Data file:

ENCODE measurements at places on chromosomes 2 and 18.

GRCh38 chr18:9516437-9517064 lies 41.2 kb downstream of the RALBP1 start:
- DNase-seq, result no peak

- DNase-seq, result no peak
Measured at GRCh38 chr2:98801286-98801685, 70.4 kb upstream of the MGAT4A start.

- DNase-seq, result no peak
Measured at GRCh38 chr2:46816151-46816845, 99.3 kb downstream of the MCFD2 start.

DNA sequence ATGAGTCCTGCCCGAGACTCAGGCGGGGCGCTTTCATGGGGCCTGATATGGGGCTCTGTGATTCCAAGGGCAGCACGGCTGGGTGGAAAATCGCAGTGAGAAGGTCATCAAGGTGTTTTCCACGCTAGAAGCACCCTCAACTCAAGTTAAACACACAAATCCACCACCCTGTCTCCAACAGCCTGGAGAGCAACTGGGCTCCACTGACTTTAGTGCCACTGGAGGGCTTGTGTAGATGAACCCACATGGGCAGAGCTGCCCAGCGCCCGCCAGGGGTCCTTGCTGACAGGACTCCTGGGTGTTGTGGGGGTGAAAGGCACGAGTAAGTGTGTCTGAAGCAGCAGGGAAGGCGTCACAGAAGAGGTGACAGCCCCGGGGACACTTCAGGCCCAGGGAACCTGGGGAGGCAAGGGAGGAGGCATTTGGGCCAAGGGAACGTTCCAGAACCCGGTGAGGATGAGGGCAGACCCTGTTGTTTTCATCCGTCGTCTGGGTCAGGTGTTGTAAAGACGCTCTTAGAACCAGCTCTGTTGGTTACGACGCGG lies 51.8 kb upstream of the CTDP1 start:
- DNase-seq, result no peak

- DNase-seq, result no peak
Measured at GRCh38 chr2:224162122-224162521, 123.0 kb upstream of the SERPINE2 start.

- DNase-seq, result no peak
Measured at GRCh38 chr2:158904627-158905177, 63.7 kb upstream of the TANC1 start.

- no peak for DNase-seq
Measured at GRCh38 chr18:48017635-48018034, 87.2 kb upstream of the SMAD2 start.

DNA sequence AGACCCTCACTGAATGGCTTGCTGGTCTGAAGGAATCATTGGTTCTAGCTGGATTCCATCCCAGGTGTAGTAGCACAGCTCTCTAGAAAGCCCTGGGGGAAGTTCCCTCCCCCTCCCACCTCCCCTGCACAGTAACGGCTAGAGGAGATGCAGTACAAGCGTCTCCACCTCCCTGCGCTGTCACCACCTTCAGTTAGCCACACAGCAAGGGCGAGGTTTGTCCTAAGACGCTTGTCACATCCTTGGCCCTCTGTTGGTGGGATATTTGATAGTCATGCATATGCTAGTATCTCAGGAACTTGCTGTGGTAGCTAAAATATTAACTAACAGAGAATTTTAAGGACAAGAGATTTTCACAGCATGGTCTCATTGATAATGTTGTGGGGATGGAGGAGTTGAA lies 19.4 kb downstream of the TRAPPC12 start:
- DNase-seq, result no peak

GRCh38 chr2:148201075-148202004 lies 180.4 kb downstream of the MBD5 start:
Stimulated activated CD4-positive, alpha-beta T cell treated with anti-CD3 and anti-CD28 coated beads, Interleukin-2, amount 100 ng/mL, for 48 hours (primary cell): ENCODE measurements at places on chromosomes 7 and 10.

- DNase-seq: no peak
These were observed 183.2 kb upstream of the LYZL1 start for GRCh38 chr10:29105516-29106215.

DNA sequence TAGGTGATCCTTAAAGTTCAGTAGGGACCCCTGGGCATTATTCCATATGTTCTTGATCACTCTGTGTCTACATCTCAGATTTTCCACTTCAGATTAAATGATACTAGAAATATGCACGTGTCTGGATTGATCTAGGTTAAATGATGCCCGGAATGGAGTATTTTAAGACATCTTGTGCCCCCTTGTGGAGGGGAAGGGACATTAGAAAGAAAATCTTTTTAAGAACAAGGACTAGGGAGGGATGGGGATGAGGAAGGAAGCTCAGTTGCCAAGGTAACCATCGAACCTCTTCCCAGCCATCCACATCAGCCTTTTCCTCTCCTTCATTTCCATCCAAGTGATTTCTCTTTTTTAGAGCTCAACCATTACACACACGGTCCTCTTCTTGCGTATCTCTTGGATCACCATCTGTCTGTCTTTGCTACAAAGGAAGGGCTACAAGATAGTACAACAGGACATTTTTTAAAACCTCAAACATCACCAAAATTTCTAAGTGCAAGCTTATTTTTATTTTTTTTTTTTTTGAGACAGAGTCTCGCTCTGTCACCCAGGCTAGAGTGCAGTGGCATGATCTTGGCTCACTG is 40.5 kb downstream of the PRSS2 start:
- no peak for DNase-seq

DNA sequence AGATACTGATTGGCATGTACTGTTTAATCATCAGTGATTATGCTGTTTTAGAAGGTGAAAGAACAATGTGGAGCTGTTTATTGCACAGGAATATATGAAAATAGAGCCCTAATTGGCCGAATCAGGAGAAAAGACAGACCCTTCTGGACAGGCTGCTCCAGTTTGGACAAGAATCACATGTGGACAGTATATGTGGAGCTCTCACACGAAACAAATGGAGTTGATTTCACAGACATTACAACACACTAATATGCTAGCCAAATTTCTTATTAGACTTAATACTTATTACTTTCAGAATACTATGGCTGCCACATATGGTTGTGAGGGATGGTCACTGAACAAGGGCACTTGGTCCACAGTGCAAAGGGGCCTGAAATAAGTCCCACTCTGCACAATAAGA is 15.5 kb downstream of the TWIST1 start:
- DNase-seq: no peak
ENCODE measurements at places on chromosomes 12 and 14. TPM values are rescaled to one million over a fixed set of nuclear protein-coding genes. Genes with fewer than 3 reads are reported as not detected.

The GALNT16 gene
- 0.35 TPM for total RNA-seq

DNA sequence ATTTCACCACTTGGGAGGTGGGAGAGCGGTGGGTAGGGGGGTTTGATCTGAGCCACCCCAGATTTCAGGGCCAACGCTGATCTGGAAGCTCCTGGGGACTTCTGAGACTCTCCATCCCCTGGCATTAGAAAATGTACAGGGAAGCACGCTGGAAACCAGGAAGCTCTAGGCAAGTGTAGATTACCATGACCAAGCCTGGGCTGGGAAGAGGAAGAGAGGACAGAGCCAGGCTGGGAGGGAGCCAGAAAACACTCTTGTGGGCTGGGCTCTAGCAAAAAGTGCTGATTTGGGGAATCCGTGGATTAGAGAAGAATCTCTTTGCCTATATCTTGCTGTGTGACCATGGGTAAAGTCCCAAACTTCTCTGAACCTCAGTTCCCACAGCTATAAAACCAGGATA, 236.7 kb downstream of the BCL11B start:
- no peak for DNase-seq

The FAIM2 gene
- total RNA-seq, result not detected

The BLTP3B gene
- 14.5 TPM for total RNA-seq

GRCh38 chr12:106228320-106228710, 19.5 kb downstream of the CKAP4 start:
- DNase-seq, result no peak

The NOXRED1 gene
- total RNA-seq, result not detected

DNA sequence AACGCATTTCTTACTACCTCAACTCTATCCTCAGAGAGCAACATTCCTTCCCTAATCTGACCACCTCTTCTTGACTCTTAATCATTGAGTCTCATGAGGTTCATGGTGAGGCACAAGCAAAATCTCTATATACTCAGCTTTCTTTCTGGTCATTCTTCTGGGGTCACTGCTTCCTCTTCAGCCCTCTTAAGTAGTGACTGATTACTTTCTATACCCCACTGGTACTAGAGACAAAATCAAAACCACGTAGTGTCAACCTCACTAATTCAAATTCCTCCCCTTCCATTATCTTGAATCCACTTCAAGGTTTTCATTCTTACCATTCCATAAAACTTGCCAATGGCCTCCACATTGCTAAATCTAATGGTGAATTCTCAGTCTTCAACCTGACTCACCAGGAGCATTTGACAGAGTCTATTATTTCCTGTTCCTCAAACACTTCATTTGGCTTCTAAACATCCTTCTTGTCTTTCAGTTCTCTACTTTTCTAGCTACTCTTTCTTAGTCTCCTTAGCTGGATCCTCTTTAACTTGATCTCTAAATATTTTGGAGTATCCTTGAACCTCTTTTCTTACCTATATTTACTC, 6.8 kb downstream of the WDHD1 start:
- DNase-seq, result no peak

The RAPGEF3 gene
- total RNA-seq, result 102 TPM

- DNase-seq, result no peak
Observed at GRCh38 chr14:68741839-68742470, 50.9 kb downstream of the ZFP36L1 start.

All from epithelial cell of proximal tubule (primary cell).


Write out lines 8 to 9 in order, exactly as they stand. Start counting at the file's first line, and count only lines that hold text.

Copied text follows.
DNA sequence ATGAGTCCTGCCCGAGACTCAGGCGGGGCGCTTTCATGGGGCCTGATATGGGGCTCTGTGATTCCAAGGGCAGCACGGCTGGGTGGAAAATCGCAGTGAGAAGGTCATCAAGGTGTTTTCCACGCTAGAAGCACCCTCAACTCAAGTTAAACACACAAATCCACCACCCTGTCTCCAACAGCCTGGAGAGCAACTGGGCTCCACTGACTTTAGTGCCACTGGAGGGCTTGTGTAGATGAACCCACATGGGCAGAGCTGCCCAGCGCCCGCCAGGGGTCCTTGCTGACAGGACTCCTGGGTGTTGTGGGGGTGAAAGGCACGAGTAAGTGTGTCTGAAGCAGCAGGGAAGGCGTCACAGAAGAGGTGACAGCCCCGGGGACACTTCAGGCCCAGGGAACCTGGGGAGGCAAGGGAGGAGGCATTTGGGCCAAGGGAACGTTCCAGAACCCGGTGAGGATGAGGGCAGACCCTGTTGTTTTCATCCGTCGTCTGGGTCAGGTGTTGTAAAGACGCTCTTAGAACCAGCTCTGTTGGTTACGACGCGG lies 51.8 kb upstream of the CTDP1 start:
- DNase-seq, result no peak